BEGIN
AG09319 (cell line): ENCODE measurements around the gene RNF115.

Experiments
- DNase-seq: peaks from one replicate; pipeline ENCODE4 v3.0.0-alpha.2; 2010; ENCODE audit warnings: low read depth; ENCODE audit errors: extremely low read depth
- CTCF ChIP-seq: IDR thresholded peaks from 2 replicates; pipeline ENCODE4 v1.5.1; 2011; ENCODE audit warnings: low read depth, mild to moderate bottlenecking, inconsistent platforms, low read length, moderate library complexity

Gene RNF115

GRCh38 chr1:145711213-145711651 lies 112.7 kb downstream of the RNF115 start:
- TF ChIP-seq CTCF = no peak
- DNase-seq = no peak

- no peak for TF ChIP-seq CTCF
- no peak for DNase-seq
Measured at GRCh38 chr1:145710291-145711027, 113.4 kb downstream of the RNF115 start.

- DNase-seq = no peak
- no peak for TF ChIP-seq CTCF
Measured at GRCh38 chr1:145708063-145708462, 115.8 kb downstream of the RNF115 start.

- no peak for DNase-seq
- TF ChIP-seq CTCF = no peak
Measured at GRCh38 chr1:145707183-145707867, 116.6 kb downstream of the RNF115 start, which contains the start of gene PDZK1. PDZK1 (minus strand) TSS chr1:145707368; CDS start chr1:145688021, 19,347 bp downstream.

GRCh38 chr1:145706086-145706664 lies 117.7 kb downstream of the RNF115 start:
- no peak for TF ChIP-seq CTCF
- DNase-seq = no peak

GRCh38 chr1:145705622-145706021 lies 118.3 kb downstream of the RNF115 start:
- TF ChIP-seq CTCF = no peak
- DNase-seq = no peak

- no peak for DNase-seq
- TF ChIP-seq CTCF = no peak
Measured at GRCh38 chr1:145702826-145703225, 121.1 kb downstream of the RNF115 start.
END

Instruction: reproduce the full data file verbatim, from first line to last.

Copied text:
AG09319 (cell line): ENCODE measurements around the gene RNF115.

Experiments
- DNase-seq: peaks from one replicate; pipeline ENCODE4 v3.0.0-alpha.2; 2010; ENCODE audit warnings: low read depth; ENCODE audit errors: extremely low read depth
- CTCF ChIP-seq: IDR thresholded peaks from 2 replicates; pipeline ENCODE4 v1.5.1; 2011; ENCODE audit warnings: low read depth, mild to moderate bottlenecking, inconsistent platforms, low read length, moderate library complexity

Gene RNF115

GRCh38 chr1:145711213-145711651 lies 112.7 kb downstream of the RNF115 start:
- TF ChIP-seq CTCF = no peak
- DNase-seq = no peak

- no peak for TF ChIP-seq CTCF
- no peak for DNase-seq
Measured at GRCh38 chr1:145710291-145711027, 113.4 kb downstream of the RNF115 start.

- DNase-seq = no peak
- no peak for TF ChIP-seq CTCF
Measured at GRCh38 chr1:145708063-145708462, 115.8 kb downstream of the RNF115 start.

- no peak for DNase-seq
- TF ChIP-seq CTCF = no peak
Measured at GRCh38 chr1:145707183-145707867, 116.6 kb downstream of the RNF115 start, which contains the start of gene PDZK1. PDZK1 (minus strand) TSS chr1:145707368; CDS start chr1:145688021, 19,347 bp downstream.

GRCh38 chr1:145706086-145706664 lies 117.7 kb downstream of the RNF115 start:
- no peak for TF ChIP-seq CTCF
- DNase-seq = no peak

GRCh38 chr1:145705622-145706021 lies 118.3 kb downstream of the RNF115 start:
- TF ChIP-seq CTCF = no peak
- DNase-seq = no peak

- no peak for DNase-seq
- TF ChIP-seq CTCF = no peak
Measured at GRCh38 chr1:145702826-145703225, 121.1 kb downstream of the RNF115 start.